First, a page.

by Whit Gibbons

September 24, 2017

Honeybees are making a comeback. The two hives I monitor produced enough honey this summer to fill a dozen quart jars. Professional beekeepers in the region, who gather much more honey than that, smile politely at my modest harvest. A few years ago, though, they were not smiling, because of an invasive parasite known as the varroa mite.

First discovered in Java about a century ago, varroa mites were found on U.S. honeybees in the 1980s. For years the bees’ trajectory was downhill. Mites were killing entire bee colonies, causing noticeable declines throughout the country. Thanks to scientific research focused on the problem and the commercial sale of products that kill the mites, honeybees are holding their own as beekeepers practice proper hive management.

Because of in-depth research by behavioral scientists and geneticists, more is known scientifically about honeybees than almost any other insect. Especially intriguing are the colonial attributes of honeybees, in which the workers, all females, defend their colony, tend to the developing young and even regulate the temperature of the hive. Because of their honey-making abilities, honeybees have been introduced on every warm continent.

Honeybees have been the focus of behavioral studies by entomologists for decades. One fascinating discovery was that a bee returning to the hive after locating a rich supply of pollen or nectar performs the waggle dance. The messenger bee twirls around inside the hive to tell other bees where a newly discovered food source is. When Karl von Frisch described "the language of the bees" in the early 1900s, some scientists understandably thought he was delusional. In 1973, he was awarded a Nobel Prize, vindicating his claims that bees could communicate with each other quite well.

The function originally ascribed to the dance of the bees was that the returning bee conveyed to other bees (the recruits) the direction and distance of the new food source from the hive. Some investigators challenged this interpretation, proposing that recruits attending the dance were not decoding it at all but were merely picking up food source odors clinging to the dancing bee. The recruits then flew out of the hive and searched for the food by tracking down the odors borne on the wind and then homing in on the source. Everyone accepted that the bees used the dance information but exactly how it was used remained in dispute.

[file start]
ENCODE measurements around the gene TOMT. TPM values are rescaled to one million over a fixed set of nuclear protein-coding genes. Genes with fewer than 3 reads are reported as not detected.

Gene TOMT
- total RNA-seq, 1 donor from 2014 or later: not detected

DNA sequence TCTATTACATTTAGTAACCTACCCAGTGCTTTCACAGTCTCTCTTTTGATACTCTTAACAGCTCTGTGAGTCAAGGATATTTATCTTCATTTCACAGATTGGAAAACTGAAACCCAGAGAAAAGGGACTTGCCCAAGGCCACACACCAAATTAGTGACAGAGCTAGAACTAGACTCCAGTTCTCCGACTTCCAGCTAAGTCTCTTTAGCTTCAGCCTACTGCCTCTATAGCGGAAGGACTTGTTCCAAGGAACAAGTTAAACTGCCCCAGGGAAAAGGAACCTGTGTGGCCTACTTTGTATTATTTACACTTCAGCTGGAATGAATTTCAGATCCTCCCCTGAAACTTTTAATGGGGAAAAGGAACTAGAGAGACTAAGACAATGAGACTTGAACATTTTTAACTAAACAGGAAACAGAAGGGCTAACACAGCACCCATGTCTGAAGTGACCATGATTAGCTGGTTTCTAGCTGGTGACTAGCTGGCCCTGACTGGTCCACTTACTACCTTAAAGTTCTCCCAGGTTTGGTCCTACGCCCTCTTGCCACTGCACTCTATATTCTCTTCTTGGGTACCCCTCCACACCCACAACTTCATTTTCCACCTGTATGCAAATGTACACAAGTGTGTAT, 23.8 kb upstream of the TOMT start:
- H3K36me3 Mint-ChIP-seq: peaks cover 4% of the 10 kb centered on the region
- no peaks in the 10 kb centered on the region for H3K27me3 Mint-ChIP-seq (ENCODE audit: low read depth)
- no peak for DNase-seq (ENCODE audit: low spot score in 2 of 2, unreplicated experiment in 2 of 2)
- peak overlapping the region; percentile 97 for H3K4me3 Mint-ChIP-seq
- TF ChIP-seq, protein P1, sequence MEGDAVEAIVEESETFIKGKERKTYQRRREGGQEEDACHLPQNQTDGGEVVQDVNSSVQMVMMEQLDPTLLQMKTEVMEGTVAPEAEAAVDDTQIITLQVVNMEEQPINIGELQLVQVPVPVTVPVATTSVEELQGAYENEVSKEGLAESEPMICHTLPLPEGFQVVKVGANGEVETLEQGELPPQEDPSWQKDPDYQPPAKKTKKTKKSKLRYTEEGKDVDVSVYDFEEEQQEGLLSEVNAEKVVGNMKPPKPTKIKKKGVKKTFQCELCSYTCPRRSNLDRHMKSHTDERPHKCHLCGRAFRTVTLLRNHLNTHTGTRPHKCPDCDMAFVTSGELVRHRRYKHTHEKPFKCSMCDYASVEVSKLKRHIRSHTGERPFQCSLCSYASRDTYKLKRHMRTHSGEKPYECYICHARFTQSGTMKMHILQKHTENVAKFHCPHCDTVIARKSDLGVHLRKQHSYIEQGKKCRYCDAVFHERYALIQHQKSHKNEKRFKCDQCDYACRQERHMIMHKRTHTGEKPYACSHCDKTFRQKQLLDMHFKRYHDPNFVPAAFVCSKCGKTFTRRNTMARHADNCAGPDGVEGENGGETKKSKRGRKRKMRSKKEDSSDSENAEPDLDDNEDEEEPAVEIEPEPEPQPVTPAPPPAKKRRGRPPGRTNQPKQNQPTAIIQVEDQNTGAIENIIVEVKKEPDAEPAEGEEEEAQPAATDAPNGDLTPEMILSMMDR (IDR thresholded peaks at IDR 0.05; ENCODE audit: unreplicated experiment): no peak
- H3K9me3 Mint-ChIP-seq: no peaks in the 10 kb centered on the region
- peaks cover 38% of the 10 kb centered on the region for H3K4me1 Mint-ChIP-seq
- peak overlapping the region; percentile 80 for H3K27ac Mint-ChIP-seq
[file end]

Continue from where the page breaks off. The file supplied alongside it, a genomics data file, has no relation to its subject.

A group of British scientists tested the effectiveness of the waggle dance as a navigational guide by placing tiny harmonic transponders on recruits as they left the hive in search of a designated food source. The investigators had set up an artificial bee feeder station east of the hive and tracked the actual flight paths of recruits that left the hive to find it. Signals from the transponders were detected by radar so that the journey could be mapped. They then moved other recruits southwest of the hive before release.

Most recruits released at the hive flew unerringly to the immediate vicinity of the feeder, but few located it, presumably because the artificial feeder had no detectable scent. These results provided strong support for the hypothesis that the waggle dance communicates distance and direction, but the target is finally located by other cues, such as smell, that would be present in natural food sources. Additional support for the hypothesis was provided by the flight paths of the recruits released from the southwestern location. The radar map showed that these followed the same compass direction and went the same distance as those leaving the hive, but ended up completely in the wrong place, too far west and too far south.

If you want to learn more about honeybees and monitor a hive of your own, look into some of the outstanding educational programs offered by beekeeper associations in your area. They must be pretty good programs if I was able to put three gallons of honey in the cupboard.

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